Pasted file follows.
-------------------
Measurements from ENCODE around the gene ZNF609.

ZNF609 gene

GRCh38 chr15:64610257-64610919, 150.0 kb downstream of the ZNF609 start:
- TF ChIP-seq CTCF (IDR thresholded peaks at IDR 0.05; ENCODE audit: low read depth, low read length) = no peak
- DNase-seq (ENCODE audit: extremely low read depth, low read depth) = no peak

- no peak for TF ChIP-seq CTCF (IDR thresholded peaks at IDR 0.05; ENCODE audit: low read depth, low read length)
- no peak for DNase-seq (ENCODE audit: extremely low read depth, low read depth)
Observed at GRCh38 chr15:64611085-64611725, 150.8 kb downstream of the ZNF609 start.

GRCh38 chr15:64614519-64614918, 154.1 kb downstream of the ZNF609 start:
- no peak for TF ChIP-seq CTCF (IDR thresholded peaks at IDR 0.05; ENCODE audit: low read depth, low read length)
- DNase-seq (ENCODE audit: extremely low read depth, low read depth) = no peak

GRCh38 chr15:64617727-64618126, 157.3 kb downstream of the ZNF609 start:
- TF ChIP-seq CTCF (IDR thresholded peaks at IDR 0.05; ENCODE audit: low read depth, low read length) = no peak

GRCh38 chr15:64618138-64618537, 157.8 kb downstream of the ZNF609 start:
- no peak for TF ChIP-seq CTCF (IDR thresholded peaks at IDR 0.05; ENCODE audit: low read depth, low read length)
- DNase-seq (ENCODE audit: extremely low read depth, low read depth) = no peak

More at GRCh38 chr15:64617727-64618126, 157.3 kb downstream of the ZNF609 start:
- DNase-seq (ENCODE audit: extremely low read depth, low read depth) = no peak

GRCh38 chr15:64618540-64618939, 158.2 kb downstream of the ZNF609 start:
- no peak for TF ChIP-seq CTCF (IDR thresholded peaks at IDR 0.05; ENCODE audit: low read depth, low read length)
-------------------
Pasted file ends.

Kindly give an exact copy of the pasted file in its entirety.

Measurements from ENCODE around the gene ZNF609.

ZNF609 gene

GRCh38 chr15:64610257-64610919, 150.0 kb downstream of the ZNF609 start:
- TF ChIP-seq CTCF (IDR thresholded peaks at IDR 0.05; ENCODE audit: low read depth, low read length) = no peak
- DNase-seq (ENCODE audit: extremely low read depth, low read depth) = no peak

- no peak for TF ChIP-seq CTCF (IDR thresholded peaks at IDR 0.05; ENCODE audit: low read depth, low read length)
- no peak for DNase-seq (ENCODE audit: extremely low read depth, low read depth)
Observed at GRCh38 chr15:64611085-64611725, 150.8 kb downstream of the ZNF609 start.

GRCh38 chr15:64614519-64614918, 154.1 kb downstream of the ZNF609 start:
- no peak for TF ChIP-seq CTCF (IDR thresholded peaks at IDR 0.05; ENCODE audit: low read depth, low read length)
- DNase-seq (ENCODE audit: extremely low read depth, low read depth) = no peak

GRCh38 chr15:64617727-64618126, 157.3 kb downstream of the ZNF609 start:
- TF ChIP-seq CTCF (IDR thresholded peaks at IDR 0.05; ENCODE audit: low read depth, low read length) = no peak

GRCh38 chr15:64618138-64618537, 157.8 kb downstream of the ZNF609 start:
- no peak for TF ChIP-seq CTCF (IDR thresholded peaks at IDR 0.05; ENCODE audit: low read depth, low read length)
- DNase-seq (ENCODE audit: extremely low read depth, low read depth) = no peak

More at GRCh38 chr15:64617727-64618126, 157.3 kb downstream of the ZNF609 start:
- DNase-seq (ENCODE audit: extremely low read depth, low read depth) = no peak

GRCh38 chr15:64618540-64618939, 158.2 kb downstream of the ZNF609 start:
- no peak for TF ChIP-seq CTCF (IDR thresholded peaks at IDR 0.05; ENCODE audit: low read depth, low read length)